California hacker’s paradise – digital electronic license plate?

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The California State Assembly is set to consider a bill within the next few days that would green-light "Digital Electronic License Plate" technology. These digi-plates would turn any license plate into a mobile advertising space. With no formal opposition ready to debate any of these plates, are you visiting the them on the road in the next year?

Source for this article: Digital Electronic License Plate - California hacker's paradise by Car Deal Expert

What are Digital Electronic License Plates?

The bill making its way through the California legislature gives the DMV permission to work with companies creating these "Smart Plates." These license plates are small, pre-programmed screens. During normal operation of the car, plate displays the license plate number. Stop for more than 3 or four seconds, though, and most of the screen will display something else. The idea is that these plates could be able to display advertising, a personalized message, or anything really that could be put into pixels.

Why the e-plate may be a good idea

The California Assembly is set on the DELP for budget reasons. The $ 19 billion spending budget hole left the state wanting any way to bring in additional cash. With a lot more than 32 million registered vehicles within the state, these e-plates would give advertisers millions of opportunities try to pay the state for advertising. These e-plates would also give the chance for residents to pay more money for some a lot more personalization on their cars. Spending budget wins.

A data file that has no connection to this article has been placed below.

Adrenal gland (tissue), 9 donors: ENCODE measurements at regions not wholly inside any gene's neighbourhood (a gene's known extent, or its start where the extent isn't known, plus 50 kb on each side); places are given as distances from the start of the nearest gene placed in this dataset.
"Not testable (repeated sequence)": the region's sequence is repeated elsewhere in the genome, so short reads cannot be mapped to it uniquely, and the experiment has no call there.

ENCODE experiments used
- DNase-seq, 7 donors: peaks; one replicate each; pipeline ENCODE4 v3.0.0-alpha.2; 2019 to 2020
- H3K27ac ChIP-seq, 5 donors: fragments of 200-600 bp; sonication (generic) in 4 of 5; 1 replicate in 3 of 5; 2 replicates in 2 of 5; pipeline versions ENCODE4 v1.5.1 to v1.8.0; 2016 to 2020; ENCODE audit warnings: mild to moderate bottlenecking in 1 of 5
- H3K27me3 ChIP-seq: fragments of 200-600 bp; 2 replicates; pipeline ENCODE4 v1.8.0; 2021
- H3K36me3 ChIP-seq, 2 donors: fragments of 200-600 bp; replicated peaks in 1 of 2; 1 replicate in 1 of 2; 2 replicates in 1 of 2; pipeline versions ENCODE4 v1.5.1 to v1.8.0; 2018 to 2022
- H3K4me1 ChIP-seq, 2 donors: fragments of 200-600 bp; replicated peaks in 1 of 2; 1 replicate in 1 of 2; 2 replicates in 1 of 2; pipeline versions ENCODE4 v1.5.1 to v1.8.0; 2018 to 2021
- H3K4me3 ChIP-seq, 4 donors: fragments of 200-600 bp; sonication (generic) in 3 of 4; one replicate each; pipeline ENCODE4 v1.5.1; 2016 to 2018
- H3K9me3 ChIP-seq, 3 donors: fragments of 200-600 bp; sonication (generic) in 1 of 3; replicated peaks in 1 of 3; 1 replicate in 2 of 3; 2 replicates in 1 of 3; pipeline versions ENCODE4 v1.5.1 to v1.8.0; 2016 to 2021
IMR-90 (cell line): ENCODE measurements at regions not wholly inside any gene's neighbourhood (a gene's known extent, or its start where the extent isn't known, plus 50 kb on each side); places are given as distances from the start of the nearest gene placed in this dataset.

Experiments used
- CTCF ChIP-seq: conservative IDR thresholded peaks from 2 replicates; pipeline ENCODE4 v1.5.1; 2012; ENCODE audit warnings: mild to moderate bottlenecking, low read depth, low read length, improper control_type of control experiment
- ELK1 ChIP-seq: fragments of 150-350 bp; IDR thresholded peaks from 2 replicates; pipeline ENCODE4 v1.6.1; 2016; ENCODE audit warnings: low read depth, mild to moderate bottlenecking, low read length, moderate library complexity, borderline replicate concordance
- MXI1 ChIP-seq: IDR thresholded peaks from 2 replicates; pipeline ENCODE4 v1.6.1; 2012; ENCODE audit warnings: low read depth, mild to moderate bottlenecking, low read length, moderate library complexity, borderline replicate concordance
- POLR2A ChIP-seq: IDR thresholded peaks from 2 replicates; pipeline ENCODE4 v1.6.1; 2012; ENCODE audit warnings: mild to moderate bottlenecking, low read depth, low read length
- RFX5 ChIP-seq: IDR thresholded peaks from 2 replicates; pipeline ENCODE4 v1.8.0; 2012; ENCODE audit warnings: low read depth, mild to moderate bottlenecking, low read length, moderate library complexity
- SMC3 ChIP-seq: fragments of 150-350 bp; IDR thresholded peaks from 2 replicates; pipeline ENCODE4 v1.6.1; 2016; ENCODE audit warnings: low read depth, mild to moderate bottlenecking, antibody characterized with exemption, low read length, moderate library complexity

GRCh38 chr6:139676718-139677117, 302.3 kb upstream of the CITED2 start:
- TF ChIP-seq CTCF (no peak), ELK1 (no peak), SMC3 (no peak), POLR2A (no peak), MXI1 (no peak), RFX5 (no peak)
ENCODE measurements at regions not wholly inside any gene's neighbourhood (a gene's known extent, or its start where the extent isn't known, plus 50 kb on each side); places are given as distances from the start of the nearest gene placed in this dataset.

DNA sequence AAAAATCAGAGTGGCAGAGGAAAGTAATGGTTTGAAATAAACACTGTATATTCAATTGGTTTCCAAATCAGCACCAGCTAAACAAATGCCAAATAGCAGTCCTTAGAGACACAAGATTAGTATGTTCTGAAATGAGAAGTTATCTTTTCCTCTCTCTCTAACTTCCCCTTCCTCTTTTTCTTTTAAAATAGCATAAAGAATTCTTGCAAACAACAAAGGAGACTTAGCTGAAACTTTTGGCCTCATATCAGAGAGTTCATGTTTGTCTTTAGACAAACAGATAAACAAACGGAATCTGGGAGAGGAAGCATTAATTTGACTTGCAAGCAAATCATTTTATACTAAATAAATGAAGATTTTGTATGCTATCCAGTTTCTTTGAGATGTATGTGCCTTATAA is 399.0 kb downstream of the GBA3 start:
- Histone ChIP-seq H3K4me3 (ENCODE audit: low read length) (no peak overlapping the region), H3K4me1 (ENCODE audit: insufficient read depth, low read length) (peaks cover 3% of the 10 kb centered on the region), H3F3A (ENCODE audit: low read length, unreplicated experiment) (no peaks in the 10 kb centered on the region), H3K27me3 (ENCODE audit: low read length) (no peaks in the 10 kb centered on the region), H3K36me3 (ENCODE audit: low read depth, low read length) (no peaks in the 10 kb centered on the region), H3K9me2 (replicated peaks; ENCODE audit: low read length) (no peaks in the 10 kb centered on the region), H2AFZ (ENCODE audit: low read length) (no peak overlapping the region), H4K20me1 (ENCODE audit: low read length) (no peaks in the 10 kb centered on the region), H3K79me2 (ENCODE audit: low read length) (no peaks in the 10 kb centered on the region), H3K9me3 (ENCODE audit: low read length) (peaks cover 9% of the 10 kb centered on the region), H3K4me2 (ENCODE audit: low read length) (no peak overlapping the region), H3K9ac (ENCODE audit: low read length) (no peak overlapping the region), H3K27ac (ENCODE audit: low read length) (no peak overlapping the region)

The Digital license plate being a bad idea

Though the state budget of California might just benefit from approving DLEP e-plates, it may eventually cost the state even more money. First, these electronic license plates would change your license plate at the press of a button - certainly attractive to those who like to speed, red-light runners and criminals of all types who could hack their plates to make their numbers obstructed or invisible. Would it really be a good idea to make each and every vehicle a billboard? Which company would want to be "that company" that had the ad that caused crashes? Would you would like to see more ads in town? You will find also property rights concerns. Does the state have the rights to sell space on private property for advertisements the drivers wouldn't make a cent on?

What do you think?